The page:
Friday, August 1, 2014

Swimming's Climate Series: Poverty and Climate Change

Greetings fair readers!

This will be a short post primarily to expand on what was published by the World Bank this week.

Per the World Bank this week “We will never end poverty if we don't tackle climate change.”
This is a startling truth that resonates deeply with my own concerns of how climate change affects our health. A reader's digest summary is this: as countries increase their carbon emissions, the planet gets warmer. This results in melting of the polar ice caps causing flooding, prolonged elevated temperatures causing droughts, and increased carbon dioxide in the oceans. What does this mean for poverty? Well the hardest hit countries are the poorest countries. Along with floods comes water-borne diseases. At the UN, I met Dr. Manoj Kurian (manager of the International AIDS Society) that put it best "Viruses don't need visas." Poor countries are already combatting their own health issues and are now becoming even more burdened with foreign vector-borne diseases from increased flooding that carry these critters across borders.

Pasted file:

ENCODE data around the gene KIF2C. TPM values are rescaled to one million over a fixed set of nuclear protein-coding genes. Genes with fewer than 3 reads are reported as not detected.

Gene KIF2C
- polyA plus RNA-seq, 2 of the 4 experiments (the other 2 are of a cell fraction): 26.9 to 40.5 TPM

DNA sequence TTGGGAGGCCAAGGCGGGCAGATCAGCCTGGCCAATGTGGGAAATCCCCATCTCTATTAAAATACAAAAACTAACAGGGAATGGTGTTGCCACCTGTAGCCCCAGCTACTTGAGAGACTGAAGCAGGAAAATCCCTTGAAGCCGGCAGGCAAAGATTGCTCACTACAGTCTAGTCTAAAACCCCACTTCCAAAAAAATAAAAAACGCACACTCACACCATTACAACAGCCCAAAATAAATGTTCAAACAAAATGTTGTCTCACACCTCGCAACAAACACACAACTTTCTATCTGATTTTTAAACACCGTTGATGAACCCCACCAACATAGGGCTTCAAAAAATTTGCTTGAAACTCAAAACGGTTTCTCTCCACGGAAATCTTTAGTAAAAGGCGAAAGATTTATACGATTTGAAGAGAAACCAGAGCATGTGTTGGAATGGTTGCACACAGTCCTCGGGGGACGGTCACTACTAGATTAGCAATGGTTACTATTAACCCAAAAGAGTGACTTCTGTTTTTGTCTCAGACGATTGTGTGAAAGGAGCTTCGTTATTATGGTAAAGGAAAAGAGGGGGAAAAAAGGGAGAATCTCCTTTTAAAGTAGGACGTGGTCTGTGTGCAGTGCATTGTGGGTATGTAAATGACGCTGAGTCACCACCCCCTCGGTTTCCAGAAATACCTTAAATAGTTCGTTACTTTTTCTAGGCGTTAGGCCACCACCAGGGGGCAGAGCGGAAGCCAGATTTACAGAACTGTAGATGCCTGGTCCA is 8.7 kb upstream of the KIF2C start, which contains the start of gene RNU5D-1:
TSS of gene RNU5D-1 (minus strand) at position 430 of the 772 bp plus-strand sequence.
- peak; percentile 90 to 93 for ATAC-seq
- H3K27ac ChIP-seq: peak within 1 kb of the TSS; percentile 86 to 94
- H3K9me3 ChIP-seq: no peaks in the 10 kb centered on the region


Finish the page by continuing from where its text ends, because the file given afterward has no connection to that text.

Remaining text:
As far as droughts go, it's quite obvious that the hardest hit global regions are the ones where (1) the countries are affected more by droughts and (2) the countries' primary GDP stems from agriculture. Typically, countries whose primary GDP is coming from agriculture are also lacking another sustainable and dominant industry to add to the GDP. Droughts are affecting crops and the economy of these areas (ie India, Guatemala etc...) this results in malnourishment of the citizens. Another effect is increased suicide from depression. Droughts of crops are oftentimes the sole income/livelihood of farming families. After months and even years of droughts many of the farmers in these countries have an increased incidence of mental illness and suicide.

I've run out of time, but at some point I shall elaborate on this topic and include more references.  For now though, just chew on how you can decrease your carbon footprint and help not only yourself and your community, but also generate a global impact.

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